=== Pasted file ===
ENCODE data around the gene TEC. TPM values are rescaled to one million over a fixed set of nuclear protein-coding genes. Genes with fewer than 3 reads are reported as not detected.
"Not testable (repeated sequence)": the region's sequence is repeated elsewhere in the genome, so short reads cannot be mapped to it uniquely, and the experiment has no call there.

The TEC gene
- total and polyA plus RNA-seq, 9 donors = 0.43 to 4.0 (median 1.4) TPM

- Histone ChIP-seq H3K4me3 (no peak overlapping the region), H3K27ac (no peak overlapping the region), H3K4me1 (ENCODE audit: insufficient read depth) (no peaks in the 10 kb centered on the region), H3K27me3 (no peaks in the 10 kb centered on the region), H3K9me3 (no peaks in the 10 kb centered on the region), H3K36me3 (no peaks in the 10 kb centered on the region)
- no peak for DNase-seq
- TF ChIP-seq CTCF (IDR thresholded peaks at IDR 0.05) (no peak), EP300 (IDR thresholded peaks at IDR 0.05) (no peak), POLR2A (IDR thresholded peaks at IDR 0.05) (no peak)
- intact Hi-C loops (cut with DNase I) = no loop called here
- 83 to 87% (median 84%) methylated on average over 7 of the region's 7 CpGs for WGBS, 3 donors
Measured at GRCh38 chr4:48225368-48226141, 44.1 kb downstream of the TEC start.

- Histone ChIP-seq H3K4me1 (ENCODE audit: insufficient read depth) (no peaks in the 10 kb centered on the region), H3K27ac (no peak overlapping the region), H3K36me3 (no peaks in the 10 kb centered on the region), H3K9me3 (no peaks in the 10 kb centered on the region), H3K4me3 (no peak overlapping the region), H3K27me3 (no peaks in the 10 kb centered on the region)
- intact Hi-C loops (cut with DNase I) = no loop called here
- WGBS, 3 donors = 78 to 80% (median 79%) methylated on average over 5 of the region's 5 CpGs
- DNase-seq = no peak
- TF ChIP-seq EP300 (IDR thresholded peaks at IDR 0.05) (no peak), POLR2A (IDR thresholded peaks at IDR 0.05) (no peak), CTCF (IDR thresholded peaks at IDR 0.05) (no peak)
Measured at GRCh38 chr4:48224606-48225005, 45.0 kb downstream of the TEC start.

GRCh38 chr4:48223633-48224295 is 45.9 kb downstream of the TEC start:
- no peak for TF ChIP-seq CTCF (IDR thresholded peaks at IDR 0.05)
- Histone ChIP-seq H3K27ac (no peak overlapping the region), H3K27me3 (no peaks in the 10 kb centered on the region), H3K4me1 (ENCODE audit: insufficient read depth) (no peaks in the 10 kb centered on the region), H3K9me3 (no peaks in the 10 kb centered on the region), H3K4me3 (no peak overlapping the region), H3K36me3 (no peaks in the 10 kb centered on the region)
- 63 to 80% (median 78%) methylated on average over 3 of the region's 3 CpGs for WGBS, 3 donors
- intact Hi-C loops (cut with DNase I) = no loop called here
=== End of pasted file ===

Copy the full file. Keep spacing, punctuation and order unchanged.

ENCODE data around the gene TEC. TPM values are rescaled to one million over a fixed set of nuclear protein-coding genes. Genes with fewer than 3 reads are reported as not detected.
"Not testable (repeated sequence)": the region's sequence is repeated elsewhere in the genome, so short reads cannot be mapped to it uniquely, and the experiment has no call there.

The TEC gene
- total and polyA plus RNA-seq, 9 donors = 0.43 to 4.0 (median 1.4) TPM

- Histone ChIP-seq H3K4me3 (no peak overlapping the region), H3K27ac (no peak overlapping the region), H3K4me1 (ENCODE audit: insufficient read depth) (no peaks in the 10 kb centered on the region), H3K27me3 (no peaks in the 10 kb centered on the region), H3K9me3 (no peaks in the 10 kb centered on the region), H3K36me3 (no peaks in the 10 kb centered on the region)
- no peak for DNase-seq
- TF ChIP-seq CTCF (IDR thresholded peaks at IDR 0.05) (no peak), EP300 (IDR thresholded peaks at IDR 0.05) (no peak), POLR2A (IDR thresholded peaks at IDR 0.05) (no peak)
- intact Hi-C loops (cut with DNase I) = no loop called here
- 83 to 87% (median 84%) methylated on average over 7 of the region's 7 CpGs for WGBS, 3 donors
Measured at GRCh38 chr4:48225368-48226141, 44.1 kb downstream of the TEC start.

- Histone ChIP-seq H3K4me1 (ENCODE audit: insufficient read depth) (no peaks in the 10 kb centered on the region), H3K27ac (no peak overlapping the region), H3K36me3 (no peaks in the 10 kb centered on the region), H3K9me3 (no peaks in the 10 kb centered on the region), H3K4me3 (no peak overlapping the region), H3K27me3 (no peaks in the 10 kb centered on the region)
- intact Hi-C loops (cut with DNase I) = no loop called here
- WGBS, 3 donors = 78 to 80% (median 79%) methylated on average over 5 of the region's 5 CpGs
- DNase-seq = no peak
- TF ChIP-seq EP300 (IDR thresholded peaks at IDR 0.05) (no peak), POLR2A (IDR thresholded peaks at IDR 0.05) (no peak), CTCF (IDR thresholded peaks at IDR 0.05) (no peak)
Measured at GRCh38 chr4:48224606-48225005, 45.0 kb downstream of the TEC start.

GRCh38 chr4:48223633-48224295 is 45.9 kb downstream of the TEC start:
- no peak for TF ChIP-seq CTCF (IDR thresholded peaks at IDR 0.05)
- Histone ChIP-seq H3K27ac (no peak overlapping the region), H3K27me3 (no peaks in the 10 kb centered on the region), H3K4me1 (ENCODE audit: insufficient read depth) (no peaks in the 10 kb centered on the region), H3K9me3 (no peaks in the 10 kb centered on the region), H3K4me3 (no peak overlapping the region), H3K36me3 (no peaks in the 10 kb centered on the region)
- 63 to 80% (median 78%) methylated on average over 3 of the region's 3 CpGs for WGBS, 3 donors
- intact Hi-C loops (cut with DNase I) = no loop called here